It’s March and the march is on. Let the travel season begin. Where will you go this year, now that measures have loosened up considerably? Maybe you want to go to a concert, a remote island or some other place on your bucket list.
It’s also an emotional choice. Sometimes it’s a matter of elimination (the preverbal bucket list). My daughter-in-law’s mother has been to some 147 countries. She has a detailed map of the world in her office with pins on every city she has visited. It’s impressive. She has been to Africa 10 times. As I said, traveling is an emotional experience.
Do you want to sign on with a group of strangers for a tour? Would you prefer to travel with a friend? Do you prefer to travel solo? There are so many choices!
Years ago, my boyfriend and I experienced Cuba with a map and Airbnb stays. It worked out beautifully, but you have to have lots of patience. We made hundreds of decisions and sometimes it was exhausting. Fortunately, it was also invigorating.
My Colombia trip, with my daughter-in-law’s mother, was booked with a group package and it was easy, flawless and truly one of the best trips I’ve ever had. She said so, too, and she should know.
Boomers spend decades working toward retirement and an easier and freer life. Travel for Boomers has always been a ubiquitous rite of passage for their future.
Yet, when you arrive at this most important part of your life, the ability to see the world and experience other cultures is not as easy as we dreamed.
The following are a few questions and observations to consider:
Truth be told: you are living longer and more energetically than all other generations before you. Longevity changes the narrative structures of life.
Travel not only helps you orient your life, but it also has the capacity to integrate differences. Of course, there are always accommodations to be made even when traveling with a husband, a best friend or strangers.
All travel scenarios come with difficult issues, and it’s best to handle these with grace. I truly thought that my boyfriend and I would break up after our Cuban trip. It was only the second time we got on a plane together and the first trip was four days to San Diego. What could possibly go wrong?
Before I undertook a three-week trip with my boyfriend, I knew he had a propensity to hover over maps and had to know the details of every outing. Most of the time, he “drove” the bus or taxi.
When he asked me what I’d like to do, I knew he already had another idea. Most of the time, we did it his way. If I had strong feelings about something, I made them known. Sometimes it didn’t go well.
I’m an old hand at travel, and I know what I like: breaks, food, rest stops in four-star hotels and lots of sleep after an arduous day. But, in order to have a really good time haring the travel experience, I had to make many accommodations for my boyfriend. And as far as I know, we didn’t break up.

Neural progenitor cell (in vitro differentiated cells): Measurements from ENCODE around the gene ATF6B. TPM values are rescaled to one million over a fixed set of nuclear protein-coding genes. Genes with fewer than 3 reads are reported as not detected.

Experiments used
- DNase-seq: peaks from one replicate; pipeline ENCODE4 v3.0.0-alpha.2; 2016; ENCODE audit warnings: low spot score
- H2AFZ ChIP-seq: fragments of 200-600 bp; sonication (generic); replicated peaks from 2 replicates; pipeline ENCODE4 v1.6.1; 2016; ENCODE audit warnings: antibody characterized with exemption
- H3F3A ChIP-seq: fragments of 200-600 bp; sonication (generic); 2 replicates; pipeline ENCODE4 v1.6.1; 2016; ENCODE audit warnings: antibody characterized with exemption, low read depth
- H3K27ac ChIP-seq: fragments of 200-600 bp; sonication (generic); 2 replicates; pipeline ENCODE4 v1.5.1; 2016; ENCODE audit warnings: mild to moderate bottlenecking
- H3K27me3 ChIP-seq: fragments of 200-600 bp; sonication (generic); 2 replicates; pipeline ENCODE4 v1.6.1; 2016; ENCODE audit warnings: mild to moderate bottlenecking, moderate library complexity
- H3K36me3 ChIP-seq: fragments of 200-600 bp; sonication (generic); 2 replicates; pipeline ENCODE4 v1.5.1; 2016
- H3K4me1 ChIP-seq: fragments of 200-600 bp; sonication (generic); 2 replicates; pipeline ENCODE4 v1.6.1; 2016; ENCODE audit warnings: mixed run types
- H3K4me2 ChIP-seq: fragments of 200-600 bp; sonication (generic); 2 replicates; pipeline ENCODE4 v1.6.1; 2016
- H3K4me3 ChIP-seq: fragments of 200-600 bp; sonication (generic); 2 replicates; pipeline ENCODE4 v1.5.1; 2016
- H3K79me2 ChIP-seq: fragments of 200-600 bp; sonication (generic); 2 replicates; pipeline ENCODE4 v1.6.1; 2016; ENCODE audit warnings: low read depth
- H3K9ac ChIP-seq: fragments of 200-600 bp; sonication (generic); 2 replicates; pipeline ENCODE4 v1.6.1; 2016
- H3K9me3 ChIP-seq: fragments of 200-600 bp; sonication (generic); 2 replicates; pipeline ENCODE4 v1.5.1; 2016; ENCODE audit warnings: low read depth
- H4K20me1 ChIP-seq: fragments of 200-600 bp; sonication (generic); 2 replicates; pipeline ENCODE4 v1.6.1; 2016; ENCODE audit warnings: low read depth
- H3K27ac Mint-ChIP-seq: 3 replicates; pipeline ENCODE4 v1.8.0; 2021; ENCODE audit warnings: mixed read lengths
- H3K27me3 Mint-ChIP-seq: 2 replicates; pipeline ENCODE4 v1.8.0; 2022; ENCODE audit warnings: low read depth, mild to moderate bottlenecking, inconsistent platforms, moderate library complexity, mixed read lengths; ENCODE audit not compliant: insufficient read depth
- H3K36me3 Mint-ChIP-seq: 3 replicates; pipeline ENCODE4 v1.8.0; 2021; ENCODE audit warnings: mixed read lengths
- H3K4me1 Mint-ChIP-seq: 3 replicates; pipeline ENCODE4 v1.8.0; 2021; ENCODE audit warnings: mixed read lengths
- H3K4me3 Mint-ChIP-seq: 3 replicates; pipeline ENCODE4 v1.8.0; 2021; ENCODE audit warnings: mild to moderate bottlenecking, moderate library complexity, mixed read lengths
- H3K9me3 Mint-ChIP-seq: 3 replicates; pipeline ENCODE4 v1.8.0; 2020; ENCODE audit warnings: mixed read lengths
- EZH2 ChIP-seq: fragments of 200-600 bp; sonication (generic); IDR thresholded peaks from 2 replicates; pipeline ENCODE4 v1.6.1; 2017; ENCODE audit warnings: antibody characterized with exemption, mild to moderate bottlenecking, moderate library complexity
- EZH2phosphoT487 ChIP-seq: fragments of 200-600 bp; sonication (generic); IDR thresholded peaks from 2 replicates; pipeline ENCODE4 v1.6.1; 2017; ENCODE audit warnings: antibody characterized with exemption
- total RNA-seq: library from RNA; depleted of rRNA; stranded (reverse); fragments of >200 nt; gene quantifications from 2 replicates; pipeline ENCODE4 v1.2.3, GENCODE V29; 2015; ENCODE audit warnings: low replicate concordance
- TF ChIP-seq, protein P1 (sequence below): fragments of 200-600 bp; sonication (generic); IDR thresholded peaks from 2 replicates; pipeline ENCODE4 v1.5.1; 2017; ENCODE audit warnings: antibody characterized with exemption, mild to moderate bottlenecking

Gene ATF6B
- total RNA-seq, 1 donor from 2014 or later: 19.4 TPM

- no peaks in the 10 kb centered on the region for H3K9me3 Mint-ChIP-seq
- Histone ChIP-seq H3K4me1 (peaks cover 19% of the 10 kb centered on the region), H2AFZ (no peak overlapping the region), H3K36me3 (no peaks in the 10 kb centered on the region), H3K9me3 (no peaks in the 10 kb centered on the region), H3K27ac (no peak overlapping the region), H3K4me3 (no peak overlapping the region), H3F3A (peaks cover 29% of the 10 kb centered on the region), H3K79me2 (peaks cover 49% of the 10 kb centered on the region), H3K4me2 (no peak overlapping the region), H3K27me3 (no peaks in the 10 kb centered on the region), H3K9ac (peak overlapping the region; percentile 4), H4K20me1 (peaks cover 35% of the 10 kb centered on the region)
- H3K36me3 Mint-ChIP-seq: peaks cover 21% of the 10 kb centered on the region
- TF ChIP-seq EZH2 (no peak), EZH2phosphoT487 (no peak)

Traveling with your husband or boyfriend sounds easy until he gets travel fatigue. “This is the last trip I’m taking! You can do it with your girlfriends from now on! I told you this before we left!” Sound familiar?
On the other hand, if you are both relaxed travelers, accommodations have already been made. You have worked out the kinks, know your dietary needs, understand your sleep requirements and respect your resting patterns. Problem solved.
If you are a woman who doesn’t need to have a permanent, live-in relationship, a male traveling companion may be in your future. You can be your traveling companion’s sidekick.
Finding this man is what I call a self-selecting process. First, you meet a retired man with lots of free time, let’s say at a sushi bar in Los Angeles, when you are visiting your girlfriend. They, you find out how much you both have in common and how much you both love travel adventures. You live in different cities and are both fine with this. The relationship becomes focused on your shared passion for travel.
I’ve had great luck on group tours. Traveling with Brits, Canadians and New Zealanders is a treat. They all travel frequently and understand the value of tours. Most of the time, they are prepared, cheerful, funny and curious.
I usually try to find those countries represented in a group. Many potential problems are avoided because I am familiar with all my travel companions’ eccentricities before the trip begins. Besides, two weeks is plenty enough time to travel together.
Establish a few ground rules. Make sure you hang out with others on the tour and give each other personal space. This helps to give you breaks from constant communication.
If one of you wants a separate room, go with that.
That said, when you do talk, be open and honest. You might have meal issues or other concerns so make sure that you talk freely.
Travel is amazing for older adults. It helps you to gain life experiences. It keeps your curiosity sharp and gives you a greater awareness of the world around you. More importantly, it teaches you about yourself. Just remember that the people you choose to travel with can make or break an experience. So, plan this part of your trip wisely.
Who do you travel with? What rules have you established with the people that you travel with that help to keep everyone happy? Where are you going on your next trip? Please join the conversation.